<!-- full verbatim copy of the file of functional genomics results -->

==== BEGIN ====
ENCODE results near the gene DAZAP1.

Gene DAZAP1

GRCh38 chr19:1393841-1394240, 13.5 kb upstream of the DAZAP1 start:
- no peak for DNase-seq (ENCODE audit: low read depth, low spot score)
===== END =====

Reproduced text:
ENCODE results near the gene DAZAP1.

Gene DAZAP1

GRCh38 chr19:1393841-1394240, 13.5 kb upstream of the DAZAP1 start:
- no peak for DNase-seq (ENCODE audit: low read depth, low spot score)